QUIÑONES-SANCHEZ: Well I think, again, people don’t see a pathway out, right, and we didn’t have any programs that gave people a pathway to compliance. And so if the impediment was a large deposit, large, you know, and then getting someone in the payment plans that clearly they’re not going to afford if they couldn’t afford their bills initially. They’re not going to be able to afford a payment plan that at sometimes was hundreds of dollars a month. So there was no pathway. And so for us it was clear that we needed, once we did the national review and with our advocates and community legal services folks, said if we really want to make, if believe that water is a right, as some of us do, and you want to keep people in their homes, we’ve got to give them a pathway there. And so the tiered program, assistance program TAP, really narrows people’s ability to pay and then ensures at 150% of the federal poverty level is not paying more than 2 to 3% of their income on water. And the most important part of it is is that there’s a water conservation component. So that we help people monitor their water usage to make sure that there is no leaky roof, that folks in fact are protecting their household through conservation efforts.
VALLAS: So families having their water shut off, which is something that has happened in large numbers in Philadelphia. I believe I saw a statistic actually from your office that some 1 in 5 Philadelphians have actually had their water shut off at least once since April 2012. But this ends up being not just a short term problem, but as you’re describing it, also a long term problem. What other consequences do you see from lack of access to affordable water?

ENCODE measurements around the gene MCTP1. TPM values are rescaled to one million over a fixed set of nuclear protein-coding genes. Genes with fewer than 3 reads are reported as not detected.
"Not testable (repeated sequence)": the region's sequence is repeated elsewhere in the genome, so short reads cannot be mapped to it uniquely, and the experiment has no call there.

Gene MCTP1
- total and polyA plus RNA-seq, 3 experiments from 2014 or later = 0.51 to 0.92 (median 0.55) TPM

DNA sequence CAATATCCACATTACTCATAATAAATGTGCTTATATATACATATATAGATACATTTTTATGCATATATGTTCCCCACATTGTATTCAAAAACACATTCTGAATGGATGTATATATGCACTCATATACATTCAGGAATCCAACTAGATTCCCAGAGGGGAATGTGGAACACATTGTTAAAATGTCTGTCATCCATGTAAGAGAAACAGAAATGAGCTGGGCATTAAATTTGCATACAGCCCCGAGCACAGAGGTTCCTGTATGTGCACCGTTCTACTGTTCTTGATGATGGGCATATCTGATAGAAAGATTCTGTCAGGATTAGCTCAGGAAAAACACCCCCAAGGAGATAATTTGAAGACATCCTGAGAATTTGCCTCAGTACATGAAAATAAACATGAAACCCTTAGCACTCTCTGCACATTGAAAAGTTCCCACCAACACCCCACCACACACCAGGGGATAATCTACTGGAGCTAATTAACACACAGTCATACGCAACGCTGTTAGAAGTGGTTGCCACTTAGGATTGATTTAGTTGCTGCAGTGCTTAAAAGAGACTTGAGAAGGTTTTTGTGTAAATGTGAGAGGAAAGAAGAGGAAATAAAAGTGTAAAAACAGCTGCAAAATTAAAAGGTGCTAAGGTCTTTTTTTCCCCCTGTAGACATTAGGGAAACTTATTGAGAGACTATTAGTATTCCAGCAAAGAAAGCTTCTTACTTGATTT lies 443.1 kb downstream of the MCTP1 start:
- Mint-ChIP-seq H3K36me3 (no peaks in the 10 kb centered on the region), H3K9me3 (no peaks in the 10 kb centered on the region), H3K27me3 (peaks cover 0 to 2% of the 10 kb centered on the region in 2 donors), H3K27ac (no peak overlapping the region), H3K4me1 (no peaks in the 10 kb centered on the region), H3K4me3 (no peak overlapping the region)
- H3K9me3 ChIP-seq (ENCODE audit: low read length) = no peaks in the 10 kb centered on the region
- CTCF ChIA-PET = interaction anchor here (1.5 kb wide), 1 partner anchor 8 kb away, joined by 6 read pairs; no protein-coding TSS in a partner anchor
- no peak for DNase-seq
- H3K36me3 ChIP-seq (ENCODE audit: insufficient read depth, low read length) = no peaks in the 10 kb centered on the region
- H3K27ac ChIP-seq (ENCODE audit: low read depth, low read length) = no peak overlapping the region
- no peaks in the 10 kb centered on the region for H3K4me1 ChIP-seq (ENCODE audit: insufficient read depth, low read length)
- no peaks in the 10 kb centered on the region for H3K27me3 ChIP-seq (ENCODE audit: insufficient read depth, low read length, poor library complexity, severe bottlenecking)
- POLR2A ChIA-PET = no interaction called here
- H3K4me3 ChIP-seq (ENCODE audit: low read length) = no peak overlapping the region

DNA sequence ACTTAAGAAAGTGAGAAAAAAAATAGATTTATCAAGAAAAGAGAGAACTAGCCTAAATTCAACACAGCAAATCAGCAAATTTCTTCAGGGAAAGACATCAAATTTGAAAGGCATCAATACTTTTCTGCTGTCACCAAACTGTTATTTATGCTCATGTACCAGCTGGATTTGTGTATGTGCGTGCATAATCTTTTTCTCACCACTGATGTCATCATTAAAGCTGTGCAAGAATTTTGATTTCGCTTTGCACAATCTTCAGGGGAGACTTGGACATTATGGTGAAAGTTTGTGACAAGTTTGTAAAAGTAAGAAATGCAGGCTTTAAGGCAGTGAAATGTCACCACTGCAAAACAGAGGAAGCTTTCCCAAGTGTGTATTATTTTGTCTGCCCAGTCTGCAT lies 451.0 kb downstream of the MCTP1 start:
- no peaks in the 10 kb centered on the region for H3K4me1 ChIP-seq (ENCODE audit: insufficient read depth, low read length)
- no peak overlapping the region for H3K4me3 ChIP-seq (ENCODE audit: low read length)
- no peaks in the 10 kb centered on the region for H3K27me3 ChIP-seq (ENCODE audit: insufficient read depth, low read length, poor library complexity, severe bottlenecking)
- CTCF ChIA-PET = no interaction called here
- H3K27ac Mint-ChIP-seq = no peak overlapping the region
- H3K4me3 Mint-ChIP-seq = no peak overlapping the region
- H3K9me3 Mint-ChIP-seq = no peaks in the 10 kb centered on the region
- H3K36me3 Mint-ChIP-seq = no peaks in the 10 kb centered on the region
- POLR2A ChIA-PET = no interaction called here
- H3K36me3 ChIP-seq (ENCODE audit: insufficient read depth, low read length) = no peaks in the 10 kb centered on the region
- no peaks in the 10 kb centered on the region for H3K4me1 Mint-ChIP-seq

QUIÑONES-SANCHEZ: Well I mean we knew that there were thousands of people who were living in a house without running water. That statistic was out there. We knew that you know, because of the economy particularly in 2009 people lost their job and people were making real life decisions about food or water, right? And again, our plan required such steep deposits and you know, these hardship kind of designations that it was just not accessible. So if you want to keep your high homeownership rate that we have, despite our deep poverty, water could not be or should not be one of those impediments. And that’s why it was important in formulation of regulations that you know, we were really creating a program that people can afford. And so we’re going from a program where at any given point 6 to 8,000 people were registered to almost 60,000 people that we identify are potentially eligible for an affordable rate. And that’s huge.
VALLAS: The United Nations General Assembly declared in 2010 that safe and clean water isn’t just a basic human necessity, they actually went so far as to declare that it should be a human right. Is that part of what you were thinking in designing this policy for Philadelphia?
QUIÑONES-SANCHEZ: Absolutely. I think that again, when you look at the data sets, right. So one of what is considered one of my middle income neighborhoods, one of the neighborhoods where I have the higher income rates, what we found in that particular area 44% of the people had a delinquent water bill. So even in my most higher income neighborhoods, water was becoming an obstacle or is an obstacle. And so for me, when you start looking at those data sets in every neighborhood but across the city, you know, you know that, and I do agree that this should be a human right that it was our plan and our program, our payment plan that was becoming an impediment. And so we wanted to make sure that everybody knew that they can get into a plan that is affordable, that is going to be cognizant of medical situations, someone losing a job, you know, a death in the family, all of those things. That people were going to be able to always have access to water.